If someone hates other people because of whatever reason, I don’t have to use their hatred as my excuse not to be happy or not to be in my power or not taking responsibility for my thoughts and actions. I don’t have to let other people’s expression bother me. It is a choice. Choice that we all have regardless of circumstances.

        If we expect our husbands, our wives, our kids, our relatives, our extended human population to control their expression so that we will feel better, we will be waiting FOREVER. It will never happen. It is OUR JOB to make ourselves feel better regardless of how others vent, express, act, etc.

        Does this mean that we don’t get upset? NO. Does this mean that we LIKE what other people do or say, NO. But, the journey is within. The WORK is within. We need to grow the eff up and take ownership of our lives that, by the way, we actively create through our thoughts, beliefs, and actions. Until mankind does this routinely and stops blaming circumstances, other people, the various economies, or whatever for their troubles, we will never, ever, ever know peace. We will never be happy. We are a mess. But, ultimately, I feel like humanity is going to get this, eventually. ❤

      2. Many thanks for your thoughtful words, chère Lizzy. You are right – as individuals, we have to manage our own expectations to go forth and be happy. Easier said than done, for me at least. Still working on it, each and every day! Sounds like you’ve been giving this a great deal of thought, and can only wish your message reaches so many of the lost lambs in this f-d up world! Big bises xx

  3. Free speech is critical to the development of any society – everything can be criticized, and everyone should have the right to do so without being gunned down by fanatics. Satirical magazines have been around in France since the 19th century and have a role to play. I’m interested to see that the definition of free speech seems to vary – many people only seem to accept opinions that aren’t opposed to their own. In that case, we won’t get very far… Hugs to you from the Hérault xx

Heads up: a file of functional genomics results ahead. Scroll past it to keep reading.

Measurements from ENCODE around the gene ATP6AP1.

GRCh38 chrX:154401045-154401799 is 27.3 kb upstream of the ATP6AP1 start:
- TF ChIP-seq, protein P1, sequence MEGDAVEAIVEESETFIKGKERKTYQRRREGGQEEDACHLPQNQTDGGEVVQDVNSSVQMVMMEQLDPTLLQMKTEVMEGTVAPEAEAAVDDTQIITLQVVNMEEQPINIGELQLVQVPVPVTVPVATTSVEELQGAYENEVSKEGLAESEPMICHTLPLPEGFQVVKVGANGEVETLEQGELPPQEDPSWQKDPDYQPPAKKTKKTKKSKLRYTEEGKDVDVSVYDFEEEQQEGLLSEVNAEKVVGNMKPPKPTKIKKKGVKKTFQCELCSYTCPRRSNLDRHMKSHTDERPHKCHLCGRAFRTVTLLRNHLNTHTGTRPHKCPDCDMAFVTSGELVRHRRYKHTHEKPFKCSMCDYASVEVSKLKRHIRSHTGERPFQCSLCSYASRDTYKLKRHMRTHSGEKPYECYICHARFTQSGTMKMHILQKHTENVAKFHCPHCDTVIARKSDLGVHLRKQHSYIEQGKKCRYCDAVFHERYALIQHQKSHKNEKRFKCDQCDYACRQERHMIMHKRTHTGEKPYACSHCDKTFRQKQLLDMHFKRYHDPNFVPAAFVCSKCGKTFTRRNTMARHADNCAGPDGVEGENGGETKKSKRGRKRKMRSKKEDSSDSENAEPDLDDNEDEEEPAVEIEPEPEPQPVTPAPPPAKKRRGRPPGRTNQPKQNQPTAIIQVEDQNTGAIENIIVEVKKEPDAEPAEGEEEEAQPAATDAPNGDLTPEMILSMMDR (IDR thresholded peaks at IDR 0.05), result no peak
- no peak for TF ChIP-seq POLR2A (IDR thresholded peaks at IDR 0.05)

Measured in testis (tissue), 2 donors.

1. Can only agree – free speech as a principle cannot be selective based on whether we agree with the message. Granted, sometimes it’s a fine line between speech and acts…but hopefully that’s where the ‘intelligence’ comes in. Thanks for your thoughts, MM! 🙂

  4. Without free speech, we’re doomed. I’m sure you, as an adopted Francaise, are feeling the weight of these very confusing times–as indeed we all are. Wishing you peace and serenity. xo

    1. Indeed, it’s been a bit of a roller-coaster ride so far this year. But I am heartened to hear that so many of us share free speech as a transcending value. Merci for your kind wishes!

  5. You know one of the major reasons I chose France was freedom of speech … the ability to allow folk to BE what they are. I come from a country that also has a proud heritage of satire and lambasting though I rather fear it is being summarily throttled and that was in the mix when I moved. I got here and I have been delighted to ‘meet’ some great bloggers. You, lady are high amongst them and this piece is the proof of the pudding as we say back in not necessarily always Great Britain from whence I have returned today after a 4 week break which explains my tardy response. I say again be proud – you are a great writer and this is a great piece. Thank you.

    1. Wow, dear Osyth….I am blushing! High praise indeed from a fellow blogger and writer whose work I admire. As for ‘Great’ Britain – home of so many masters of satire – I fear the cult of the politically correct rules the day. Yet I feel so close to that culture and am sometimes torn between sensibilities that still feel rather ‘English’ and my more recent French influences. Anyway, glad to have you back in the land of the Gauls!